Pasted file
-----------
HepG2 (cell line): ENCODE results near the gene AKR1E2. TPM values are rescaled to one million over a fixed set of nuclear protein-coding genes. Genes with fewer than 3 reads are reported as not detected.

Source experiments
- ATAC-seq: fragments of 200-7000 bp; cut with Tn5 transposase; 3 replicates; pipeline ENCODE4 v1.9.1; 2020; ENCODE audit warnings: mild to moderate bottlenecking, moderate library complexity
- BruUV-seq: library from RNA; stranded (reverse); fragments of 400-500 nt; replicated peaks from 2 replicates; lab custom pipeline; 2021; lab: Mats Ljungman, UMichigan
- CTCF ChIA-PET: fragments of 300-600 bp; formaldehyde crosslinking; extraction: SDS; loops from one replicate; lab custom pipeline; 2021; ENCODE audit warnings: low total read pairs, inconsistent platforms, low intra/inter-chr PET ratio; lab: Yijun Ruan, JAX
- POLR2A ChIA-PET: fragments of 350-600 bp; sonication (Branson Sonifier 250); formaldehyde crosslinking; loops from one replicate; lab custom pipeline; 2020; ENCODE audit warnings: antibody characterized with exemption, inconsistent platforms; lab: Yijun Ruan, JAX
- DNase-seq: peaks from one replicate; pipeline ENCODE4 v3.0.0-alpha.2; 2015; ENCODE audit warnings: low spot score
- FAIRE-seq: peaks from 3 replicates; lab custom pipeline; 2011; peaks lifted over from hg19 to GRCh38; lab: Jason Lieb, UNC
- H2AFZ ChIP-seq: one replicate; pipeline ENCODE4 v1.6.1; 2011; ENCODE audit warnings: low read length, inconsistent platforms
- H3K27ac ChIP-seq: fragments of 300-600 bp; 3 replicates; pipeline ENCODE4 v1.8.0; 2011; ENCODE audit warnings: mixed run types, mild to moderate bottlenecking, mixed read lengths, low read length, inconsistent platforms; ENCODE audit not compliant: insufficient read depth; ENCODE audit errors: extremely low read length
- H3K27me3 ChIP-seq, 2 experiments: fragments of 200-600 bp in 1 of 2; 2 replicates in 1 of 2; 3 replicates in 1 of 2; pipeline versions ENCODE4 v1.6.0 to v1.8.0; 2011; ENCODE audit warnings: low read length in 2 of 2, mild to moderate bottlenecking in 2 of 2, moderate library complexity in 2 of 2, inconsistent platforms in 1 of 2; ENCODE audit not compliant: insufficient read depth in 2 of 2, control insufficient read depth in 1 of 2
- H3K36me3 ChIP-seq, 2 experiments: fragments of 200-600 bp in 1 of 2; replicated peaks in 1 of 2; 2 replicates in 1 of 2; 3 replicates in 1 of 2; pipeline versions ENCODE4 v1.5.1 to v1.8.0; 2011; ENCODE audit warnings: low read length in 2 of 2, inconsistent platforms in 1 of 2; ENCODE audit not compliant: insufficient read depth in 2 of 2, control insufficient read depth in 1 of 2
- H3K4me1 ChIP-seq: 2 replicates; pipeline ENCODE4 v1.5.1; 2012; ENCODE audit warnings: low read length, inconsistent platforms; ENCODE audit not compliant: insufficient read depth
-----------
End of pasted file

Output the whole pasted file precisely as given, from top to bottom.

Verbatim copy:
HepG2 (cell line): ENCODE results near the gene AKR1E2. TPM values are rescaled to one million over a fixed set of nuclear protein-coding genes. Genes with fewer than 3 reads are reported as not detected.

Source experiments
- ATAC-seq: fragments of 200-7000 bp; cut with Tn5 transposase; 3 replicates; pipeline ENCODE4 v1.9.1; 2020; ENCODE audit warnings: mild to moderate bottlenecking, moderate library complexity
- BruUV-seq: library from RNA; stranded (reverse); fragments of 400-500 nt; replicated peaks from 2 replicates; lab custom pipeline; 2021; lab: Mats Ljungman, UMichigan
- CTCF ChIA-PET: fragments of 300-600 bp; formaldehyde crosslinking; extraction: SDS; loops from one replicate; lab custom pipeline; 2021; ENCODE audit warnings: low total read pairs, inconsistent platforms, low intra/inter-chr PET ratio; lab: Yijun Ruan, JAX
- POLR2A ChIA-PET: fragments of 350-600 bp; sonication (Branson Sonifier 250); formaldehyde crosslinking; loops from one replicate; lab custom pipeline; 2020; ENCODE audit warnings: antibody characterized with exemption, inconsistent platforms; lab: Yijun Ruan, JAX
- DNase-seq: peaks from one replicate; pipeline ENCODE4 v3.0.0-alpha.2; 2015; ENCODE audit warnings: low spot score
- FAIRE-seq: peaks from 3 replicates; lab custom pipeline; 2011; peaks lifted over from hg19 to GRCh38; lab: Jason Lieb, UNC
- H2AFZ ChIP-seq: one replicate; pipeline ENCODE4 v1.6.1; 2011; ENCODE audit warnings: low read length, inconsistent platforms
- H3K27ac ChIP-seq: fragments of 300-600 bp; 3 replicates; pipeline ENCODE4 v1.8.0; 2011; ENCODE audit warnings: mixed run types, mild to moderate bottlenecking, mixed read lengths, low read length, inconsistent platforms; ENCODE audit not compliant: insufficient read depth; ENCODE audit errors: extremely low read length
- H3K27me3 ChIP-seq, 2 experiments: fragments of 200-600 bp in 1 of 2; 2 replicates in 1 of 2; 3 replicates in 1 of 2; pipeline versions ENCODE4 v1.6.0 to v1.8.0; 2011; ENCODE audit warnings: low read length in 2 of 2, mild to moderate bottlenecking in 2 of 2, moderate library complexity in 2 of 2, inconsistent platforms in 1 of 2; ENCODE audit not compliant: insufficient read depth in 2 of 2, control insufficient read depth in 1 of 2
- H3K36me3 ChIP-seq, 2 experiments: fragments of 200-600 bp in 1 of 2; replicated peaks in 1 of 2; 2 replicates in 1 of 2; 3 replicates in 1 of 2; pipeline versions ENCODE4 v1.5.1 to v1.8.0; 2011; ENCODE audit warnings: low read length in 2 of 2, inconsistent platforms in 1 of 2; ENCODE audit not compliant: insufficient read depth in 2 of 2, control insufficient read depth in 1 of 2
- H3K4me1 ChIP-seq: 2 replicates; pipeline ENCODE4 v1.5.1; 2012; ENCODE audit warnings: low read length, inconsistent platforms; ENCODE audit not compliant: insufficient read depth